Burdock pickles.

Right now, at this very moment, I am making the brightest-tasting tart ever to be enjoyed in February, but there’s a lull in the process as my crust and my custard are cooling. I’ll tell you about it tomorrow.

I say that a lot. I said it about the burdock. So, lest you think I am being evasive and not sharing the magnificent joys of burdock root, I pickled it. All eight feet, which amounts to three little jars of spicy, garlicky pickles, all cooling on my windowsill.

They’re a lot like carrot pickles, which is exciting. Actually, they’re a lot like David Liebovitz’s carrot pickles, because I adapted the recipe from his site. Except that instead of two cloves of garlic smashed, I used four whole cloves of garlic per jar, and instead of cider vinegar, I used rice vinegar and a tasty drop or ten of mirin. ALSO, they’re spiced with one minced hot red pepper, and not fennel. Pretty good, at least based on the initial round of tasting – once they’ve stewed in their juices for three to six weeks, I am sure they will be awesome.

So there you have it. Follow through, late as usual, but enthusiastic nonetheless.

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Another easy pizza crust, perfect for something unpleasant like Wednesday.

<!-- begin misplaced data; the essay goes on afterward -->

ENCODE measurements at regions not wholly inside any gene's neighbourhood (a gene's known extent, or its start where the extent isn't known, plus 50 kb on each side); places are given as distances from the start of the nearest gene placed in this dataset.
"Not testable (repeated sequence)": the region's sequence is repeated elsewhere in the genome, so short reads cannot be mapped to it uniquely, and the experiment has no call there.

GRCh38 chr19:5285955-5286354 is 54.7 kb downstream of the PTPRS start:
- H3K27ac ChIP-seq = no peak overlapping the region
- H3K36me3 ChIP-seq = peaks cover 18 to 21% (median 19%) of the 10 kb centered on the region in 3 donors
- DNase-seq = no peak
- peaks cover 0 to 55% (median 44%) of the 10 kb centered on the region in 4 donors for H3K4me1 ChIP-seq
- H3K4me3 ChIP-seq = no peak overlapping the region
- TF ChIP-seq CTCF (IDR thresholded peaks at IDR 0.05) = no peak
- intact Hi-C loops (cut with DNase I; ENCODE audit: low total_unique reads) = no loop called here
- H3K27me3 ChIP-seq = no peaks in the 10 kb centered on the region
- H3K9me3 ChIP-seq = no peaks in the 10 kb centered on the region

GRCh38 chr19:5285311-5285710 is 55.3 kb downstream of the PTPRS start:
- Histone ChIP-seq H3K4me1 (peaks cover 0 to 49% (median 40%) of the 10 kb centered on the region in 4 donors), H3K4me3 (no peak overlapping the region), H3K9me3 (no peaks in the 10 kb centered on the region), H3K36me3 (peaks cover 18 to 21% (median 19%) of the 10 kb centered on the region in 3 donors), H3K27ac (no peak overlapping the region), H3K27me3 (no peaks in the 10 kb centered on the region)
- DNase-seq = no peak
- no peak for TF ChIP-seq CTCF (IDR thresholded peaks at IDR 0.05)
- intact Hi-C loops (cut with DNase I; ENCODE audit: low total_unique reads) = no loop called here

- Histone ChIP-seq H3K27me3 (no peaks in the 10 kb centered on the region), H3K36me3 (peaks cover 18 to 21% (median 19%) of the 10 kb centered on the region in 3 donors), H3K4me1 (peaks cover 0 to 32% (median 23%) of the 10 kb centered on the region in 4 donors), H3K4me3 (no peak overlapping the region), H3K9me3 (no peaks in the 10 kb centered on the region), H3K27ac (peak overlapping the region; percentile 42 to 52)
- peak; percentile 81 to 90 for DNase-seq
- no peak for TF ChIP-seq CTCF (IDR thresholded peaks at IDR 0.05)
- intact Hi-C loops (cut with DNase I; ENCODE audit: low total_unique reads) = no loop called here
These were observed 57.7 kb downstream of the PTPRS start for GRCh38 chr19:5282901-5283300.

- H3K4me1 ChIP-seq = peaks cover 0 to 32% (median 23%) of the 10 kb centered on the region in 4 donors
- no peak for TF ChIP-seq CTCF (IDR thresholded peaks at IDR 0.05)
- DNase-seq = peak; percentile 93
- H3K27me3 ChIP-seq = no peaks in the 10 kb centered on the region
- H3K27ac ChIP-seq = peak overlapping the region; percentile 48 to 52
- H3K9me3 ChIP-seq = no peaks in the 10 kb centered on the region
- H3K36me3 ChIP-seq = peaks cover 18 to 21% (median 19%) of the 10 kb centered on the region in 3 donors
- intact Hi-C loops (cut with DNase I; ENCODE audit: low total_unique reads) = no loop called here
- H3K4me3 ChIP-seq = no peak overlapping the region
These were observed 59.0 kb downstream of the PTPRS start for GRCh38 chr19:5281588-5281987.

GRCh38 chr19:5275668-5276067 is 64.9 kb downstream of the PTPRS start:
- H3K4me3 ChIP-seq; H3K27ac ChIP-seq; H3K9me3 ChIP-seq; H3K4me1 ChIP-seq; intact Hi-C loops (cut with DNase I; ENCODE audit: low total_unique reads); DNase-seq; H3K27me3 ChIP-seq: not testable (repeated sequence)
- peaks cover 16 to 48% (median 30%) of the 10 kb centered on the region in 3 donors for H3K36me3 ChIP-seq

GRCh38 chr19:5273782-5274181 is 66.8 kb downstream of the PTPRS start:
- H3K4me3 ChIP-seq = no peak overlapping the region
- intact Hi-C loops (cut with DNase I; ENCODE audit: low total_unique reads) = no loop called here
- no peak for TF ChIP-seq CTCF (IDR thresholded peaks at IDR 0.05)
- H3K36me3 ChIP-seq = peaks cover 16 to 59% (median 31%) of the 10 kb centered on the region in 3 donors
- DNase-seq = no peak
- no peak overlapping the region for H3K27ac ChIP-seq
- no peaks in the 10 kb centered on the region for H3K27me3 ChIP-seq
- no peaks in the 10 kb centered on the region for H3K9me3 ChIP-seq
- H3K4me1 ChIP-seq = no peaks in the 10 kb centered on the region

So … burdock will have to wait until tomorrow. When you see prosciutto on special, you jump on it, and then you maximize its salty porkiness by cutting it into strips and baking it onto a pizza.

I make this foccacia bread that contains potato, and it’s quite delicious and always very moist. Sometimes I stretch the dough out and turn it into pizza, but it’s not a thing to make on weeknights, when I need to eat now-if-not-sooner the moment I get home. I thought tonight I’d try shredding potato into pizza dough and baking it that way, because it’s quicker than foccacia, and I might be onto something. Something awesome.

I topped the pizza with a sauce of a crushed bulb of roasted garlic and olive oil and some basil, strips of prosciutto, and a half-pound of mushrooms cooked in olive oil and garlic. And cheese, but not that much, actually, because even though it seems counter-intuitive not to load the thing up with an excess of cheese, on a pizza like this it’s better to use only what you need.